(Bloomberg) — The forces behind the recent strength suggest this may only be the first stage of a big market shift.
The currency’s 3% rally this month to near $1.16 has come on the back of dollar weakness due to narrowing bond-yield differentials and the U.S. struggle to deal with the pandemic, as well as the prospect of increased cohesion in the European Union after its agreement on a recovery fund.
These factors remain very much in play. Yet what makes the case for the rally to extend further is that market positioning remains largely underweight on the euro. A structural shift in investor exposure would mean the trend has just begun.
Hedge funds are still rushing to cover short exposure in the spot and options market, while institutional investors have just started to add long positions, according to traders in Europe, who asked not to be identified because they are not authorized to speak publicly.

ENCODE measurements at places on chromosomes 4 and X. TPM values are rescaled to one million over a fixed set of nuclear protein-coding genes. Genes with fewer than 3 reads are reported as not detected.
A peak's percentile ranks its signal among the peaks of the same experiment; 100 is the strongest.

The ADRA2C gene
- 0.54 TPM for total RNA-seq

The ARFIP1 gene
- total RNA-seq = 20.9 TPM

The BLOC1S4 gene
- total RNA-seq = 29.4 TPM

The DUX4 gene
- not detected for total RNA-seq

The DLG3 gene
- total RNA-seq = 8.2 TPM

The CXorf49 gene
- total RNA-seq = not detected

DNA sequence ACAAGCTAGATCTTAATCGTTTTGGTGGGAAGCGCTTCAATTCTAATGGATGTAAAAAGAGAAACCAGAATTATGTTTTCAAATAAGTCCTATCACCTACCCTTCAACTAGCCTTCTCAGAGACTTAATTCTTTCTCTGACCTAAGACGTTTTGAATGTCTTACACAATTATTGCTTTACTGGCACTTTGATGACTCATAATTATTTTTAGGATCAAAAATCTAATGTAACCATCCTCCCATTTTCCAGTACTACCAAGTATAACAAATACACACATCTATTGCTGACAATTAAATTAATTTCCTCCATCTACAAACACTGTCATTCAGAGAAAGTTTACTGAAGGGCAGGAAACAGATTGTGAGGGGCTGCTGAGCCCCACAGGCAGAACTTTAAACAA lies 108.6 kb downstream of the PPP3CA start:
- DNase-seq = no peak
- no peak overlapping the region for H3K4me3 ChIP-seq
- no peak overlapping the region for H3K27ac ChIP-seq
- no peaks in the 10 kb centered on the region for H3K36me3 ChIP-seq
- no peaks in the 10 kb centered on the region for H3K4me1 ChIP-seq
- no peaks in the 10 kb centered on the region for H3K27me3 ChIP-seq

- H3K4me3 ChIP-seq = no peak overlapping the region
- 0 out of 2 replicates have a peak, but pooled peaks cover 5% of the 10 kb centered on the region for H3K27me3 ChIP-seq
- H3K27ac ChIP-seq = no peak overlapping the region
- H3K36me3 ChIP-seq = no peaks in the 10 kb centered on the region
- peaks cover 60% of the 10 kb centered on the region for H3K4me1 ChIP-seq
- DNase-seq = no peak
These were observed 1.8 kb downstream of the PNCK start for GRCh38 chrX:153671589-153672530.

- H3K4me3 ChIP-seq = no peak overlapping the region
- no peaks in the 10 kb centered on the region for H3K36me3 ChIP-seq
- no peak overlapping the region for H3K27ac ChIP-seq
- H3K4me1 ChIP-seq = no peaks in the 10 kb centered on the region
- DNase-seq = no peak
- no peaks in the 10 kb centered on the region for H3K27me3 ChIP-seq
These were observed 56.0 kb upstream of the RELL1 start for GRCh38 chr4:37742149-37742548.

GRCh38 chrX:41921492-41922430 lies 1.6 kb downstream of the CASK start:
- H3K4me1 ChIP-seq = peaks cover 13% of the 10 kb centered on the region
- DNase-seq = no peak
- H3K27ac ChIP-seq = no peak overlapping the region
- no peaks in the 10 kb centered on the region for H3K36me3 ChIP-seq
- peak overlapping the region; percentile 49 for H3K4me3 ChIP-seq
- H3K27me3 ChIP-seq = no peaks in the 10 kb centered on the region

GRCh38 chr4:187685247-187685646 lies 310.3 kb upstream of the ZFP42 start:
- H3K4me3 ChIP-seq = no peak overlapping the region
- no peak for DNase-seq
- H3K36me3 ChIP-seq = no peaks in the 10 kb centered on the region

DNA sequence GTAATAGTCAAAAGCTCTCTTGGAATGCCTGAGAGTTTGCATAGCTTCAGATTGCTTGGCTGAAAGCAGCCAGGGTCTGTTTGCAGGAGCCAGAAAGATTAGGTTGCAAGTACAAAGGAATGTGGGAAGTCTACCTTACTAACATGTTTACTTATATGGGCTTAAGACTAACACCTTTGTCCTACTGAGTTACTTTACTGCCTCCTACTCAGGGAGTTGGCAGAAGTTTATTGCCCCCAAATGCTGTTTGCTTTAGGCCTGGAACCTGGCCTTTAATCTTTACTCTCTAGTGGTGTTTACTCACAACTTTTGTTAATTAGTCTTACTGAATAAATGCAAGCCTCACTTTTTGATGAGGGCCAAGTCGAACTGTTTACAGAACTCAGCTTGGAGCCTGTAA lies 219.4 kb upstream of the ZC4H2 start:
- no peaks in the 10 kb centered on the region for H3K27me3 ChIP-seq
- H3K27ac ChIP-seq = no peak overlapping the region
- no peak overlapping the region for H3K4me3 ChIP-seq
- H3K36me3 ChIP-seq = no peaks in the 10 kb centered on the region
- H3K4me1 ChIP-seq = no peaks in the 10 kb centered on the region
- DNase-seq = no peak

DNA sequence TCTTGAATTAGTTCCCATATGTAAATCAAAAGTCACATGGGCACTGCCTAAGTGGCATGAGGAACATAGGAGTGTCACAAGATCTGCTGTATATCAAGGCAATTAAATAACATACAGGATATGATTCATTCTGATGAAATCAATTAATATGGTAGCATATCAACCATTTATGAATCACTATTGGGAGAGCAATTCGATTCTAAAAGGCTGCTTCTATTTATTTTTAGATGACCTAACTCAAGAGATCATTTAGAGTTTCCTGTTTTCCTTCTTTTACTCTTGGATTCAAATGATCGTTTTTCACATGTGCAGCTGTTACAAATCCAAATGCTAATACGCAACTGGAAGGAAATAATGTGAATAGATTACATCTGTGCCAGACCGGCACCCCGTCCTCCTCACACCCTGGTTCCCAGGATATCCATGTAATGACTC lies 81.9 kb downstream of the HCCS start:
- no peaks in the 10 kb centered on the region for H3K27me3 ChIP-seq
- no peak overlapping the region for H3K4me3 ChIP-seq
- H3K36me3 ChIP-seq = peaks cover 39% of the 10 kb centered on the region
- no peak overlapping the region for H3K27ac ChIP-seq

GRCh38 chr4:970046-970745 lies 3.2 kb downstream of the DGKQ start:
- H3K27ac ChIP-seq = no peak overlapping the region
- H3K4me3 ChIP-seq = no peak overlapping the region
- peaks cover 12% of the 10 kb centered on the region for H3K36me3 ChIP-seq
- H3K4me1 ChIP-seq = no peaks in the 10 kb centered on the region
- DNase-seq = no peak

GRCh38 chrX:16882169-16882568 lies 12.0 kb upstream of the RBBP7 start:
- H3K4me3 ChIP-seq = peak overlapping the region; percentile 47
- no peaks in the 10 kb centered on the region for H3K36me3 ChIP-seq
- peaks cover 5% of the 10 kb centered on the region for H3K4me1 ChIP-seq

According to the latest data from the Commodity Futures Trading Commission for the week through July 14, asset managers increased their long positions to over 300,000 contracts, while leveraged funds were short by more than 32,000 contracts.
The fact that traders are essentially covering cash shorts is shown by price action in the euro-dollar pair. Any corrections have been shallow and the fear of missing out in rallies has seen investors rushing to buy fresh highs.
There’s a similar picture painted by risk reversals, a barometer of options positioning and sentiment, in the euro versus currency havens. Bearish sentiment in the euro versus the yen through option trades is now at its lowest level since early 2018, while against the Swiss franc the market started betting on gains last week.
This means there is plenty of room for the common currency to rise should the EU keep handling the pandemic effectively and if the economic recovery in the region keeps defying initial expectations.
Technical charts and commercial investor positioning also point to a continuation in the rally. Momentum could take the euro above $1.18, with the dollar at risk of a deep drop in coming months.
According to CFTC data commercial investors, who are looking to hedge and thus trade in the opposite direction to anticipated price action, are adding more and more euro short positions. Historical patterns suggest that will be followed by the euro strengthening.
- NOTE: Vassilis Karamanis is an FX and rates strategist who writes for Bloomberg. The observations he makes are his own and aren’t intended as investment advice
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